Shaikh of Uttar Pradesh
|Regions with significant populations|
|India • Pakistan|
|• Urdu • Hindi • Khari Boli • Awadhi • Punjabi|
|• Islam 100% •|
|Related ethnic groups|
|Shaikh• Shaikh hashiri Siddiqui • Shaikhzada • Shaikh Ansar • Zamindara • Shaikh of Bihar • Shaikh of Rajasthan • Shaikh|
The Shaikh are a Muslim community found in the state of Uttar Pradesh in India. They are part of the larger Shaikh community of South Asia. Quite a few Shaikh have immigrated to Pakistan, where they form an important element in the Urdu speaking community while some of them moved to Uttar Pradesh and Bihar from the states of Punjab and Haryana either during or before the independence of India and Pakistan. They are also known as Punjabi Shaikh. Common surnames used by the community include: Sayyid, Ansari, Quraishi, Osmani, Siddiqui, Farooqi, Adnani, Behlim, Faridi.
Shaikh is a word or honorific term in the Arabic language that literally means "elder." It is commonly used to designate an elder of a tribe, a revered wise man, or an Islamic scholar. In the context of Uttar Pradesh, the title Shaikh signifies actual or claimed Arab descent and connotes a status group. The Shaikh do not constitute a single homegenous community, but represent instead a congeries of a large number of separate sub-groups. For example, the Shaikhs are divided into a number of sub-groups, referred to as biradaris, based on descent and source of origin and their members not only identify themselves as members of separate groups, but are strictly endogamous. Examples of important Shaikh biradaris are the Qidwai, Siddiqui, Ansari, found in Barabanki, Farrukhabad, Azamgarh, Kannauj, Grand Shaikhs belonging to Allahabad and Behlim found mainly in Bulandshahr District. The most members of Kayastha community converted to Islam and adopted the Shaikh title. The Muslim Kayasths use Siddiqui, shaikhzada as their surnames, and consider themselves belonging to the Shaikh community.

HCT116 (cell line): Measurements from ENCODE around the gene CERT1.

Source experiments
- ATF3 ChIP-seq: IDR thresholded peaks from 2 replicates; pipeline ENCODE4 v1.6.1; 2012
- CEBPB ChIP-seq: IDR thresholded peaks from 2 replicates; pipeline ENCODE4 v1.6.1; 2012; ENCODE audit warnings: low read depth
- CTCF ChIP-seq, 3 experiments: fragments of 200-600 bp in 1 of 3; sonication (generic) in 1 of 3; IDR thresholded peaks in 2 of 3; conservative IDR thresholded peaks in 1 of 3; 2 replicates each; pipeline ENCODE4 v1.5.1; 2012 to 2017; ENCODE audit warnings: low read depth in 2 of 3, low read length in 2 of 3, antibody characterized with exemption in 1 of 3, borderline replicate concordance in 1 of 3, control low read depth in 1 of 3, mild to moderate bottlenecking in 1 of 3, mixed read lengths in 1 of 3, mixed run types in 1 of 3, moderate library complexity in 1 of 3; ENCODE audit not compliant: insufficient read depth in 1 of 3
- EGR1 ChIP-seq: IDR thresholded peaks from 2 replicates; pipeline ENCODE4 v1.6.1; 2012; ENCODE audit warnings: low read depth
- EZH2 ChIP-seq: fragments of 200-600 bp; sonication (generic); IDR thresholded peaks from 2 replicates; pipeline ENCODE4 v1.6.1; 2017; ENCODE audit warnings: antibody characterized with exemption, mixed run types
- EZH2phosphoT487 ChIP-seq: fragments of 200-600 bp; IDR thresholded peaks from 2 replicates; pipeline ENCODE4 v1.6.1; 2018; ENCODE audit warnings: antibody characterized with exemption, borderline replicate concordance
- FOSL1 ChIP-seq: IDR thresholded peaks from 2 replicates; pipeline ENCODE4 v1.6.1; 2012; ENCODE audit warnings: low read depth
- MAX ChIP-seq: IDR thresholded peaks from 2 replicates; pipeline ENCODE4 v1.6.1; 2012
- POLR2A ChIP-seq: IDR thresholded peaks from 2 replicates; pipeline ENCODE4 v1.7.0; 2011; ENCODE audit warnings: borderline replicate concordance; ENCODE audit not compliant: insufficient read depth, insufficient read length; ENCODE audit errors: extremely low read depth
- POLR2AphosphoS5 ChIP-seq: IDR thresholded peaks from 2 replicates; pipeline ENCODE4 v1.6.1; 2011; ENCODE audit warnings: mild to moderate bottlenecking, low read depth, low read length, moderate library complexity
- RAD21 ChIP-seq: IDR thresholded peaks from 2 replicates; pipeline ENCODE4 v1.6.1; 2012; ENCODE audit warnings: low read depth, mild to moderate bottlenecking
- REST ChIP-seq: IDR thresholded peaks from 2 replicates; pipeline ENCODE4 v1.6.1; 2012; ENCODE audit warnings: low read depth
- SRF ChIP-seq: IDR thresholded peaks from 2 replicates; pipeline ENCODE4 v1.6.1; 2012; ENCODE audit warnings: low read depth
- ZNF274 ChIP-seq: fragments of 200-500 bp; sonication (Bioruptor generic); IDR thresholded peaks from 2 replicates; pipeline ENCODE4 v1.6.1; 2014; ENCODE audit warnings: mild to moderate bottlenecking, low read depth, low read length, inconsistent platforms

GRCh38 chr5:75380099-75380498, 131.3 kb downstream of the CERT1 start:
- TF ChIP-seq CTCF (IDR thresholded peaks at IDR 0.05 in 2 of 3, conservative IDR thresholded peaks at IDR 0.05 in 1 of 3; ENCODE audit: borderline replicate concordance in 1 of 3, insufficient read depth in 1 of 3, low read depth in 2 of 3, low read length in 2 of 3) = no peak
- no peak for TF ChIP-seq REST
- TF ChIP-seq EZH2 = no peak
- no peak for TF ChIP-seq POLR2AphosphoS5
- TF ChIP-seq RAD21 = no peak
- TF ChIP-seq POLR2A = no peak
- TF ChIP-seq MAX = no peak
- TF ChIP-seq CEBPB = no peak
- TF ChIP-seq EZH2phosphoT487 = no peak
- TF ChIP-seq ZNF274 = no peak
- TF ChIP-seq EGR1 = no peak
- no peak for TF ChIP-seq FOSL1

Throughout the history of the Delhi Sultanate and its successor the Mughal Empire in South Asia, Muslim technocrats, bureaucrats, soldiers, traders, scientists, architects, teachers, theologians and Sufis flocked from the rest of the Muslim world, and the region that now forms Uttar Pradesh was the centre of Islamic power in India. Over time, the name Shaikh was given to these Muslim families, many of whom were settled in fortified Muslim settlements, known as Qasbas. They played a key role in the early Islamic history of Uttar Pradesh, serving as courtiers and administrators for the Delhi Sultanate and later Mughal rulers. Often these early settlers from the Central Asia were granted jagirs (estates), and were the earliest Muslim colonists in the region. One such community of early Shaikh colonists are the Qidwai, whose ancestor was Qazi Qidwa, a son of the Sultans of Rum, in what is now modern Turkey. The Qazi is said to have been sent him to the Awadh region to spread Islam, where he is said to have won over fifty villages to Islam. These fifty villages were latter awarded to him, and the region became known as Qidwara. According to another tradition, Kazi Kidwa is said have defeated a local ruler in the Awadh region by the name of Raja Jagdeopur. This Raja was said to have belonged to the aboriginal Bhar community. The original settlement of the tribe was Juggaur in Lucknow district, from where they spread to Barabanki District. These early colonists were often required to make converts, and these converts often adopted the clan name of those at whose hand they accepted Islam, and this led to a substantial growth in the Shaikh community.